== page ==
In this embodiment, the STI 138 is made of silicon dioxide (“SiO2”) and the substrate 118 is made of Si. Thus, the difference in thermal expansion between the SiO2 and the Si produces strain in the PMOS channel 126 and in the NMOS channel 110. Strain in the PMOS channel 126 improves performance by increasing hole mobility. However, strain in the NMOS channel 110 degrades performance by reducing electron mobility.

It has been unexpectedly discovered that incorporating the strain suppressing feature 1800, which is generally rectangular, parallel to the length of the NMOS gate 106 and in the STI 138 reduces strain to the NMOS channel 110. Thus, the strain suppressing feature 1800 is perpendicular to the direction of the strain. The strain suppressing feature 1800 acts similarly as a bulwark in the sea that is used to suppress the tide from the sea. Likewise, the strain suppressing feature 1800, in the vicinity thereof, suppresses the strain generated by the STI 138.

In one embodiment, the strain suppressing feature 1800 is formed during photolithographic processes used to form the STI 138. A mask is used to shield the regions where the strain suppressing feature 1800 will be formed. The STI 138 is then formed around the strain suppressing feature 1800. Thus in this embodiment, the strain suppressing feature 1800 is a region of the substrate 118 that has not been formed into the STI 138, but instead remains unaltered by the STI-forming process.

The distance between the strain suppressing feature 1800 and the NMOS device 102 affects the strain on the NMOS device 102. Strain increases as the distance increases. Thus, strain is controlled, adjusted to a predetermined level, and optimized by adjusting the position of the strain suppressing feature 1800 and adjusting the distance between the strain suppressing feature 1800 and the NMOS device 102.

Referring now to FIG. 19, therein is shown a flow chart of an integrated circuit system 1900 for the integrated circuit system 100 and 1000 in accordance with an embodiment of the present invention. The integrated circuit system 1900 includes providing a substrate with a PMOS device and an NMOS device in a block 1902; forming an NMOS shallow recess within the substrate in a block 1904; forming a PMOS recess within the substrate in a block 1906; forming a strain inducing layer over the PMOS recess in a block 1908; and forming a first dielectric layer over the NMOS device and a second dielectric layer over the PMOS device in a block 1910.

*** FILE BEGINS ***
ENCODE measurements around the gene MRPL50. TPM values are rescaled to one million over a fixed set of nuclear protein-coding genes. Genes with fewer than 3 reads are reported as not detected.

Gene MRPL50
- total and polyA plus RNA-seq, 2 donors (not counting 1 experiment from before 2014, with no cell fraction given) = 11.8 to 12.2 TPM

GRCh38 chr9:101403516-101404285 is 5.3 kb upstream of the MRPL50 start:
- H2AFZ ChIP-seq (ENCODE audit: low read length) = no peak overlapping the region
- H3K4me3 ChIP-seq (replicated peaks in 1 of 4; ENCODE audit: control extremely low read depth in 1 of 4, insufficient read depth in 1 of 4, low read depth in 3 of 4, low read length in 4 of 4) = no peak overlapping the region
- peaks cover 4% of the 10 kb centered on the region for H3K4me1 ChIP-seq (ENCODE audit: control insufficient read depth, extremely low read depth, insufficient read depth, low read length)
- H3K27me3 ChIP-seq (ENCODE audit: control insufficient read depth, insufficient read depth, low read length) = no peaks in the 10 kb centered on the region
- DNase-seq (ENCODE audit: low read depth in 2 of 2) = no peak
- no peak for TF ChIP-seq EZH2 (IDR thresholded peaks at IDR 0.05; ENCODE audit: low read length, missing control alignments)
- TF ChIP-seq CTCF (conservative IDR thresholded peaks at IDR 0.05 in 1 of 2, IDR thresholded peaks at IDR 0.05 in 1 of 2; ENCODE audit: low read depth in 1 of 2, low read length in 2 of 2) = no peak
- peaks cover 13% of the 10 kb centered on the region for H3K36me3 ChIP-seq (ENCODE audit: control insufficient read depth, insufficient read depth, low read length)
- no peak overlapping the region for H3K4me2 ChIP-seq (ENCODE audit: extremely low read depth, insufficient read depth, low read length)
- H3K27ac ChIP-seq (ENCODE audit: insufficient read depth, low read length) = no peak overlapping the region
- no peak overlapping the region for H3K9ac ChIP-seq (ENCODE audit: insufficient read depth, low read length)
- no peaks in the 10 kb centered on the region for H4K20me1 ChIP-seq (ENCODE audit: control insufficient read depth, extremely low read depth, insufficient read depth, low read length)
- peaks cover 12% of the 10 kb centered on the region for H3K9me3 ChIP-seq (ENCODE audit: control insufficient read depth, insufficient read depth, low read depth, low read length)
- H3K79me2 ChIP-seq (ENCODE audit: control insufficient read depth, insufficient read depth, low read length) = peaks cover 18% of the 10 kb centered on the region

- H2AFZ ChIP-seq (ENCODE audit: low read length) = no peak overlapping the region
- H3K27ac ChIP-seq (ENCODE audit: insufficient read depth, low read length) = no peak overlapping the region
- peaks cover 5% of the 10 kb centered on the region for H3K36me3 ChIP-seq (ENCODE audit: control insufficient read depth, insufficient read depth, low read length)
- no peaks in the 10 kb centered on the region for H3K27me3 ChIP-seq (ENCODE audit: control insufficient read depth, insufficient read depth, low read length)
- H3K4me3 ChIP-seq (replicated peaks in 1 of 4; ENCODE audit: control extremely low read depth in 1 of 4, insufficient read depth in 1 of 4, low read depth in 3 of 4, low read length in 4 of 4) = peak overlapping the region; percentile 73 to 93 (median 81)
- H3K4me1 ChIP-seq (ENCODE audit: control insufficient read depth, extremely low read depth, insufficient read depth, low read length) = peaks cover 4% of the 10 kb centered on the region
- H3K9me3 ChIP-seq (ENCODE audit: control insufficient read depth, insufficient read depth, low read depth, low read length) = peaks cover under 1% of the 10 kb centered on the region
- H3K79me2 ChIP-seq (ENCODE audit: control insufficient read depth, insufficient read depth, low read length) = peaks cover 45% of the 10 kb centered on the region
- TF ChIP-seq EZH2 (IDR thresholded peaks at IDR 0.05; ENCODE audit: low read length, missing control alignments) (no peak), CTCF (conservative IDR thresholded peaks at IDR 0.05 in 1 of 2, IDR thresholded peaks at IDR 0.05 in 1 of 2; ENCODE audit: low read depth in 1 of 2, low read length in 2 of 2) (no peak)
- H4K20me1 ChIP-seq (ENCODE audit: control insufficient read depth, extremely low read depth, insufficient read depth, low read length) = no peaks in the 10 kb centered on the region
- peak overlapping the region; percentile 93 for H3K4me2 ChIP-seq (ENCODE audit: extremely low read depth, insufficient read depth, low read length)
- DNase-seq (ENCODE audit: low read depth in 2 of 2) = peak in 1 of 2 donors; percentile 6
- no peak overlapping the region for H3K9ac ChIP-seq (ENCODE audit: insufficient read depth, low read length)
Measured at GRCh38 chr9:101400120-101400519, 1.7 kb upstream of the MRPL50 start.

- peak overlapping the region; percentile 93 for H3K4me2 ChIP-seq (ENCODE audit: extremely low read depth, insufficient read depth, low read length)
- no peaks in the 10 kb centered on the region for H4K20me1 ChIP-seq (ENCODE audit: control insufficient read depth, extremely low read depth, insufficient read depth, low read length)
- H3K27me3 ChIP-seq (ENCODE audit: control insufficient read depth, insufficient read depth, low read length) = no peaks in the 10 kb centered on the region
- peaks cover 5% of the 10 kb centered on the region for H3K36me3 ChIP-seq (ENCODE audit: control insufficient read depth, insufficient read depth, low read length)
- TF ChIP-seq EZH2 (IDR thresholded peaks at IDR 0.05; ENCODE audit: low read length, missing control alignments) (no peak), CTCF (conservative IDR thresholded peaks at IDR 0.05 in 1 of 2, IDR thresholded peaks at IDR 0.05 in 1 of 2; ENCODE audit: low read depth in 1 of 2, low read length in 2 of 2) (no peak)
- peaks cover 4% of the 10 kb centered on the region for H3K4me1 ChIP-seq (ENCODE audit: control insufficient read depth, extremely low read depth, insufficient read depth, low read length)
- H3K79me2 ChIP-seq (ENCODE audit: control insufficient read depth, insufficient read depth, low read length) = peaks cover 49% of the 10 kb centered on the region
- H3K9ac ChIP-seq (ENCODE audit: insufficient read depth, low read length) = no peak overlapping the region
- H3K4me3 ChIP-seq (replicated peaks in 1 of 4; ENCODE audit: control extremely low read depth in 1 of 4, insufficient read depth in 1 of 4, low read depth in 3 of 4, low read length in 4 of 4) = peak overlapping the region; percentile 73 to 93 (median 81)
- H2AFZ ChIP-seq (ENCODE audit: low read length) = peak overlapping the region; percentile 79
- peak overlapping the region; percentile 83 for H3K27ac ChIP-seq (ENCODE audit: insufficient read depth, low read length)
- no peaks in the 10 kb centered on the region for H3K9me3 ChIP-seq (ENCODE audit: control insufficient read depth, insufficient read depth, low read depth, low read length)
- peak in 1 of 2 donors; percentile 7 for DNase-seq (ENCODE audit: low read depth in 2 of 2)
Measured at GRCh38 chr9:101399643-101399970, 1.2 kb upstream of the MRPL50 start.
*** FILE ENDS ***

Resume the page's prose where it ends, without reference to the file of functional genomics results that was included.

It has been discovered that the present invention thus has numerous aspects. A principle aspect is that the present invention helps to suppress short channel effects associated with dimensional scaling of a PMOS device by configuring the PMOS source/drain to suppress punch-through occurrences.

Another aspect of the present invention is that it provides increased strain within the channel region of a PMOS device by depositing a strain inducing layer adjacent the PMOS channel region.

Another aspect of the present invention is that it provides increased strain within the channel region of an NMOS device by depositing a dielectric layer in close proximity to the NMOS channel region due to the formation of an NMOS shallow recess.

Yet another important aspect of the present invention is that it valuably supports and services the historical trend of reducing costs, simplifying systems, and increasing performance.

These and other valuable aspects of the present invention consequently further the state of the technology to at least the next level.

Thus, it has been discovered that the integrated circuit system of the present invention furnishes important and heretofore unknown and unavailable solutions, capabilities, and functional aspects for enhancing NMOS and PMOS device performance. The resulting processes and configurations are straightforward, cost-effective, uncomplicated, highly versatile and effective, can be implemented by adapting known technologies, and are thus readily suited for efficiently and economically manufacturing integrated circuit package devices.

While the invention has been described in conjunction with a specific best mode, it is to be understood that many alternatives, modifications, and variations will be apparent to those skilled in the art in light of the aforegoing description. Accordingly, it is intended to embrace all such alternatives, modifications, and variations, which fall within the scope of the included claims. All matters hithertofore set forth herein or shown in the accompanying drawings are to be interpreted in an illustrative and non-limiting sense.